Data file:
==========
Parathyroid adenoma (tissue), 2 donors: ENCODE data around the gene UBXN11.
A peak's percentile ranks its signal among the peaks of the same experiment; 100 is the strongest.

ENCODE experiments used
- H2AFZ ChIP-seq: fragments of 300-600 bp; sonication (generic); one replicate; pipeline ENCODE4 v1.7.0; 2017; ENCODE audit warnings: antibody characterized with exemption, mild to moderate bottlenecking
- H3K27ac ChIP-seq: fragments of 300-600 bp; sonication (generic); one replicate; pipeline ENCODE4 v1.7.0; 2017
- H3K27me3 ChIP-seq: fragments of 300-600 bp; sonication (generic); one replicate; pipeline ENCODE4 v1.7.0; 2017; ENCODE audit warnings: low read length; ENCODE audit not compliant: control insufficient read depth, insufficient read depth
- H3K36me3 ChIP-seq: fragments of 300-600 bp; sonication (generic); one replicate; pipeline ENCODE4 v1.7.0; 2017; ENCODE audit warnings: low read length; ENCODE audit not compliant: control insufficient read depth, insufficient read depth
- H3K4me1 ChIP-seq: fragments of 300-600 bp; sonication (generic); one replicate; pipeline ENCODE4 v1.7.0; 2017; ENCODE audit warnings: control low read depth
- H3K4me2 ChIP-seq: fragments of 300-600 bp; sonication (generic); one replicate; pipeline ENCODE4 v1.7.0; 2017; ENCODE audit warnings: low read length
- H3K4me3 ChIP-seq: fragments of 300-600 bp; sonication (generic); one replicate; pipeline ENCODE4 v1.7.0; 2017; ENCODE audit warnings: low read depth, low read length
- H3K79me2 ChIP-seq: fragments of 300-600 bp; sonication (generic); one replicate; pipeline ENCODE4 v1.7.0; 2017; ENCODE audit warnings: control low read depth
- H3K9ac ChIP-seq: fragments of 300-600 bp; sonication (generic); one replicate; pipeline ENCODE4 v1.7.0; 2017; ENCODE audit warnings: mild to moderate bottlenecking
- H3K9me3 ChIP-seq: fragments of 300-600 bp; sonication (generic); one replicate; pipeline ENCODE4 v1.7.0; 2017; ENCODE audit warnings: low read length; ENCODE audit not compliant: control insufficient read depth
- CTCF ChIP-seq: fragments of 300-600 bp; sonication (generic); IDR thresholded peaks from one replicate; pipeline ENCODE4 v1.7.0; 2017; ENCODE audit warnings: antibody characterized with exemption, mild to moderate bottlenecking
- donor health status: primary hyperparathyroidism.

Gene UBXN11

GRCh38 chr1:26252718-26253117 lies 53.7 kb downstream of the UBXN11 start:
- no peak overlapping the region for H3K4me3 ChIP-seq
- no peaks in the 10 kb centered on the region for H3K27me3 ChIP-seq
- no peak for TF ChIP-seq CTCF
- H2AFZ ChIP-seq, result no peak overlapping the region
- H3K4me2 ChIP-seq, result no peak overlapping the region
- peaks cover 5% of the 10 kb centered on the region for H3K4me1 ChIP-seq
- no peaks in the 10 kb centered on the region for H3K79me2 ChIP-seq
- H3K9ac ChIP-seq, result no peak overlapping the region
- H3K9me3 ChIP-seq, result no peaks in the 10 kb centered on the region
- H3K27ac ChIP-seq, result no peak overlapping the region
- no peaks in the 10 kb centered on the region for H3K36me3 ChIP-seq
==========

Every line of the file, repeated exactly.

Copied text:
Parathyroid adenoma (tissue), 2 donors: ENCODE data around the gene UBXN11.
A peak's percentile ranks its signal among the peaks of the same experiment; 100 is the strongest.

ENCODE experiments used
- H2AFZ ChIP-seq: fragments of 300-600 bp; sonication (generic); one replicate; pipeline ENCODE4 v1.7.0; 2017; ENCODE audit warnings: antibody characterized with exemption, mild to moderate bottlenecking
- H3K27ac ChIP-seq: fragments of 300-600 bp; sonication (generic); one replicate; pipeline ENCODE4 v1.7.0; 2017
- H3K27me3 ChIP-seq: fragments of 300-600 bp; sonication (generic); one replicate; pipeline ENCODE4 v1.7.0; 2017; ENCODE audit warnings: low read length; ENCODE audit not compliant: control insufficient read depth, insufficient read depth
- H3K36me3 ChIP-seq: fragments of 300-600 bp; sonication (generic); one replicate; pipeline ENCODE4 v1.7.0; 2017; ENCODE audit warnings: low read length; ENCODE audit not compliant: control insufficient read depth, insufficient read depth
- H3K4me1 ChIP-seq: fragments of 300-600 bp; sonication (generic); one replicate; pipeline ENCODE4 v1.7.0; 2017; ENCODE audit warnings: control low read depth
- H3K4me2 ChIP-seq: fragments of 300-600 bp; sonication (generic); one replicate; pipeline ENCODE4 v1.7.0; 2017; ENCODE audit warnings: low read length
- H3K4me3 ChIP-seq: fragments of 300-600 bp; sonication (generic); one replicate; pipeline ENCODE4 v1.7.0; 2017; ENCODE audit warnings: low read depth, low read length
- H3K79me2 ChIP-seq: fragments of 300-600 bp; sonication (generic); one replicate; pipeline ENCODE4 v1.7.0; 2017; ENCODE audit warnings: control low read depth
- H3K9ac ChIP-seq: fragments of 300-600 bp; sonication (generic); one replicate; pipeline ENCODE4 v1.7.0; 2017; ENCODE audit warnings: mild to moderate bottlenecking
- H3K9me3 ChIP-seq: fragments of 300-600 bp; sonication (generic); one replicate; pipeline ENCODE4 v1.7.0; 2017; ENCODE audit warnings: low read length; ENCODE audit not compliant: control insufficient read depth
- CTCF ChIP-seq: fragments of 300-600 bp; sonication (generic); IDR thresholded peaks from one replicate; pipeline ENCODE4 v1.7.0; 2017; ENCODE audit warnings: antibody characterized with exemption, mild to moderate bottlenecking
- donor health status: primary hyperparathyroidism.

Gene UBXN11

GRCh38 chr1:26252718-26253117 lies 53.7 kb downstream of the UBXN11 start:
- no peak overlapping the region for H3K4me3 ChIP-seq
- no peaks in the 10 kb centered on the region for H3K27me3 ChIP-seq
- no peak for TF ChIP-seq CTCF
- H2AFZ ChIP-seq, result no peak overlapping the region
- H3K4me2 ChIP-seq, result no peak overlapping the region
- peaks cover 5% of the 10 kb centered on the region for H3K4me1 ChIP-seq
- no peaks in the 10 kb centered on the region for H3K79me2 ChIP-seq
- H3K9ac ChIP-seq, result no peak overlapping the region
- H3K9me3 ChIP-seq, result no peaks in the 10 kb centered on the region
- H3K27ac ChIP-seq, result no peak overlapping the region
- no peaks in the 10 kb centered on the region for H3K36me3 ChIP-seq